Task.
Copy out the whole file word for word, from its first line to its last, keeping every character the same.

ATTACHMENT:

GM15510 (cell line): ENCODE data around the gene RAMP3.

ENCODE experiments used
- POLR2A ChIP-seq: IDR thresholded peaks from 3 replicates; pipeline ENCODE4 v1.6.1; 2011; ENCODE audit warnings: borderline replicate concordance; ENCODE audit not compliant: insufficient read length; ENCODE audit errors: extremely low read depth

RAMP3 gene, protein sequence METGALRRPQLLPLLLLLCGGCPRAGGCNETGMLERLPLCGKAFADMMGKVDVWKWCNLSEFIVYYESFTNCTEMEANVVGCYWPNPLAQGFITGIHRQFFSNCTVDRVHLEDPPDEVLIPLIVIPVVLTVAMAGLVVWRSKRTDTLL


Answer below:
GM15510 (cell line): ENCODE data around the gene RAMP3.

ENCODE experiments used
- POLR2A ChIP-seq: IDR thresholded peaks from 3 replicates; pipeline ENCODE4 v1.6.1; 2011; ENCODE audit warnings: borderline replicate concordance; ENCODE audit not compliant: insufficient read length; ENCODE audit errors: extremely low read depth

RAMP3 gene, protein sequence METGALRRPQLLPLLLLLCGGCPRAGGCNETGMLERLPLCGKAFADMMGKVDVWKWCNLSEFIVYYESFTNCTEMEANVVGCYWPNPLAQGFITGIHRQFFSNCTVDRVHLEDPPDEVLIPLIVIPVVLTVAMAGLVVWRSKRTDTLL